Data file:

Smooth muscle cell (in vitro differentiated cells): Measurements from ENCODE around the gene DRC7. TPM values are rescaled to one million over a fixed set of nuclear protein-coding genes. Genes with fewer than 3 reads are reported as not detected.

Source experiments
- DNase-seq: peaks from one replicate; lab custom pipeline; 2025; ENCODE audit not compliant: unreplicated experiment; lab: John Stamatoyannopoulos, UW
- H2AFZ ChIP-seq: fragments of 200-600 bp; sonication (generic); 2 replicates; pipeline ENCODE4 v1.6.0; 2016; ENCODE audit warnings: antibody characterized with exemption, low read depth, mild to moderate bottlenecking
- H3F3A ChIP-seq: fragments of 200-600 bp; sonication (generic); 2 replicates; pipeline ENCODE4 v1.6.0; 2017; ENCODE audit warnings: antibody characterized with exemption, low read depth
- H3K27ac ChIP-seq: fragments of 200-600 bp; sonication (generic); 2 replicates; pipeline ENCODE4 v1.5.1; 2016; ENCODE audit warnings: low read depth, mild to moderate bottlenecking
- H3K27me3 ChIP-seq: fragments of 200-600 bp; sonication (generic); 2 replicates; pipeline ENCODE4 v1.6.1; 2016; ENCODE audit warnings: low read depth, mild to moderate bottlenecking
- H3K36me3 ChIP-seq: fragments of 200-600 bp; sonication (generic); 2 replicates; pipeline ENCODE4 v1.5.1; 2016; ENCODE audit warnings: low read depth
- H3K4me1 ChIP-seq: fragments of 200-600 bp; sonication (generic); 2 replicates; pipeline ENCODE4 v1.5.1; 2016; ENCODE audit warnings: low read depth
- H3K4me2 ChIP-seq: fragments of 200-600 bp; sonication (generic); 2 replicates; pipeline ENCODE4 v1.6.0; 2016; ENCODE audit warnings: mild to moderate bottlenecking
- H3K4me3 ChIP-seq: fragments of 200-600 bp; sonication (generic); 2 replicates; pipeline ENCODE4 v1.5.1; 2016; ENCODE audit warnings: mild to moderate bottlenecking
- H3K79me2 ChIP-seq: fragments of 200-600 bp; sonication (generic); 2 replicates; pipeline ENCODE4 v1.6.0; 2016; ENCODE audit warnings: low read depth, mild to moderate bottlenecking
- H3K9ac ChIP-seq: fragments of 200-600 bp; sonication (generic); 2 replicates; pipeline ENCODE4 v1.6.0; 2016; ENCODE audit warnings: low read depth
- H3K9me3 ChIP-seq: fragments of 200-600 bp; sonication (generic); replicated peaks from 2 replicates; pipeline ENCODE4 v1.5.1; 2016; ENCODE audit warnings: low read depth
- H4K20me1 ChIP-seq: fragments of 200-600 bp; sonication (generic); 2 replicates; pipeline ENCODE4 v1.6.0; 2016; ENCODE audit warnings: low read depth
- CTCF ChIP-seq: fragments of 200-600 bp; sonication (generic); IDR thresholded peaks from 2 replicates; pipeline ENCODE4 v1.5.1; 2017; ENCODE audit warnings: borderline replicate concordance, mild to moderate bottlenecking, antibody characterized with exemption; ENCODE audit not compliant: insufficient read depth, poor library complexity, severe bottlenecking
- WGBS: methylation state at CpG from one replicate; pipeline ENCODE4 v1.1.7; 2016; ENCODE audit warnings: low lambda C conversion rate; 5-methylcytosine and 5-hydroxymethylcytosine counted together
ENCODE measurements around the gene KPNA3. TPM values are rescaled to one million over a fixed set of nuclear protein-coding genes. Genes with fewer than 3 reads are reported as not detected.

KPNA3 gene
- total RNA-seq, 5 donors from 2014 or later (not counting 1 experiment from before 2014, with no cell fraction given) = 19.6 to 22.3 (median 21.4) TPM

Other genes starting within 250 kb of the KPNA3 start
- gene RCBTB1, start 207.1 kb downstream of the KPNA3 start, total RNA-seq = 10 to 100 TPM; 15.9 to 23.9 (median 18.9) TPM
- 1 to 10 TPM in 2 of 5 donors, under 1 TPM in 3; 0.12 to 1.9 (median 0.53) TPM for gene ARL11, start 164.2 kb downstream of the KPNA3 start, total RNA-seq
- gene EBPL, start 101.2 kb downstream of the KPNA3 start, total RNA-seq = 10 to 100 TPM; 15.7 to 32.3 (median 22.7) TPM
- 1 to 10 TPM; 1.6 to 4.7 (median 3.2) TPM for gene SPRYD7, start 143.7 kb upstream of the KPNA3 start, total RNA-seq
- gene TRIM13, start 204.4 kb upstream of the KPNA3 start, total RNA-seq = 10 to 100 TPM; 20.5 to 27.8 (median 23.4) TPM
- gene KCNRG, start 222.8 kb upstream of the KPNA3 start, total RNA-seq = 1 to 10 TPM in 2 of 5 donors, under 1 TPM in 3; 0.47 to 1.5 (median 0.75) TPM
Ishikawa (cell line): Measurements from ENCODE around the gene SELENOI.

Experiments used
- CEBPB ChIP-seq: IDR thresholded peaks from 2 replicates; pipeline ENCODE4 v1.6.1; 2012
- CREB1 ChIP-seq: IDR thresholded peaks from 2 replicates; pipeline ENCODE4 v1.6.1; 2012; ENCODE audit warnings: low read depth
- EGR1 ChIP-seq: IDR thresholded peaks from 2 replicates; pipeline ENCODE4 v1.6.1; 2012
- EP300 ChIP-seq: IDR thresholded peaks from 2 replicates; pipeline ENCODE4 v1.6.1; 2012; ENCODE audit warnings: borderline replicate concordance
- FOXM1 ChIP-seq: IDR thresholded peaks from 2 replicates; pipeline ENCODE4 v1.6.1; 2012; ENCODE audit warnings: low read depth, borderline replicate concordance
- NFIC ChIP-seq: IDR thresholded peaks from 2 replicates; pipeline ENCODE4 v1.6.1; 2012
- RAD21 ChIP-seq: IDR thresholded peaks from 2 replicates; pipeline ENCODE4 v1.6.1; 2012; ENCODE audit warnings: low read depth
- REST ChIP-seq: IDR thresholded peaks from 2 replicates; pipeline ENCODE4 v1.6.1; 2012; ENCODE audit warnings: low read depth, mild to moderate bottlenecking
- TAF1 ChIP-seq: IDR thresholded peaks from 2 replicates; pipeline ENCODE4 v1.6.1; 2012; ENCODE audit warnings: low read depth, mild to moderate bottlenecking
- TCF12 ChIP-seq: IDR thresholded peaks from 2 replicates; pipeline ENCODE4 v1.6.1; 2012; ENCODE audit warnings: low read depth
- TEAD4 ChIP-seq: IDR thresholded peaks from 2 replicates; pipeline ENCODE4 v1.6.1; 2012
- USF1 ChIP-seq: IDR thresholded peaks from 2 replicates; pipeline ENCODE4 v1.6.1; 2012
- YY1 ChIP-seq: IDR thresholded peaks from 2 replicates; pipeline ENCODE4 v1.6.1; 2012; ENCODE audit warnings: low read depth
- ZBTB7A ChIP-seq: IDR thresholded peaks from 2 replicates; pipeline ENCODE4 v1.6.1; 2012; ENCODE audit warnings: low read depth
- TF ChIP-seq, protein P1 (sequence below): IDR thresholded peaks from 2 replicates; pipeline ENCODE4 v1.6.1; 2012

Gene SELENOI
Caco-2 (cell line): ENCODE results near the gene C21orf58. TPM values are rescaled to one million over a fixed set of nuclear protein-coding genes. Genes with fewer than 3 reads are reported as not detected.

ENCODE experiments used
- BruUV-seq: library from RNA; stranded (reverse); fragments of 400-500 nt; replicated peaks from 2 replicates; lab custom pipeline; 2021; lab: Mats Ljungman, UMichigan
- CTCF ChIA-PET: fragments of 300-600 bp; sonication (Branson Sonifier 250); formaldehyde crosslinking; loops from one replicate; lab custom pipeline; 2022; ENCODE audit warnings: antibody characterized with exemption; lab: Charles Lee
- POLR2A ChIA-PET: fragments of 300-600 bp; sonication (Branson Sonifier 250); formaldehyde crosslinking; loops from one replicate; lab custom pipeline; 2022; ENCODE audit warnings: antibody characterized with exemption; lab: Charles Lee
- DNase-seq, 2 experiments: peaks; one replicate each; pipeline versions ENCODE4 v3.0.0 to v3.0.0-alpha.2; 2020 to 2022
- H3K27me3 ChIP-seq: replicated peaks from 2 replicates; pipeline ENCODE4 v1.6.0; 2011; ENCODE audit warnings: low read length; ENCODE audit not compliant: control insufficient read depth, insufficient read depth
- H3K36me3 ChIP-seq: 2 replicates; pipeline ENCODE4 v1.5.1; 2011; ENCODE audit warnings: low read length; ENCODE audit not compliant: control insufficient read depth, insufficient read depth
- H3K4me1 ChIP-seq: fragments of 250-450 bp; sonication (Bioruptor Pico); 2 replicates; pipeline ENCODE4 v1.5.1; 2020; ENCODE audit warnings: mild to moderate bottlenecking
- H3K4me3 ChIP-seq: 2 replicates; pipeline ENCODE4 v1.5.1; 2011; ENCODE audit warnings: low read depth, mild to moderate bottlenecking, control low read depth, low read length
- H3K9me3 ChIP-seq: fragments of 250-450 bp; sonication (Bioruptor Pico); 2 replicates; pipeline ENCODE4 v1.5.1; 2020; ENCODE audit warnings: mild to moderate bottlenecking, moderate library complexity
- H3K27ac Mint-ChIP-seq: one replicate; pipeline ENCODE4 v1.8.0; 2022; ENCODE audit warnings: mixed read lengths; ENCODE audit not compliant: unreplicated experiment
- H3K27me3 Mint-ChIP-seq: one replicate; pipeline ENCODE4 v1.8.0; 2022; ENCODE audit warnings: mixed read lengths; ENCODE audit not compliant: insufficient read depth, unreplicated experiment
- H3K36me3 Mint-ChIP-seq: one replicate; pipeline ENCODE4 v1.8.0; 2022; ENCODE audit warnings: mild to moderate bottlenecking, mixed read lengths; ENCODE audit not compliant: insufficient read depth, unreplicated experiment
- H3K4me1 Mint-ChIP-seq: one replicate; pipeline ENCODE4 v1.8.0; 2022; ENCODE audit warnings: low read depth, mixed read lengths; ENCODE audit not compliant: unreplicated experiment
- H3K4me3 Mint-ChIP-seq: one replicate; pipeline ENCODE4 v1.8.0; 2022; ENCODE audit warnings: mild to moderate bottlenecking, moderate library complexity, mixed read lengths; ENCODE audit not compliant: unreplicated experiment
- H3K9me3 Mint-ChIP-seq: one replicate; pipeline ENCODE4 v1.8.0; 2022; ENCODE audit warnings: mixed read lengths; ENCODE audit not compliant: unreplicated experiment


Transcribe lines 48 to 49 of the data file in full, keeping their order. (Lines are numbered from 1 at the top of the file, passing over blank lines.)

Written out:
- BruUV-seq: library from RNA; stranded (reverse); fragments of 400-500 nt; replicated peaks from 2 replicates; lab custom pipeline; 2021; lab: Mats Ljungman, UMichigan
- CTCF ChIA-PET: fragments of 300-600 bp; sonication (Branson Sonifier 250); formaldehyde crosslinking; loops from one replicate; lab custom pipeline; 2022; ENCODE audit warnings: antibody characterized with exemption; lab: Charles Lee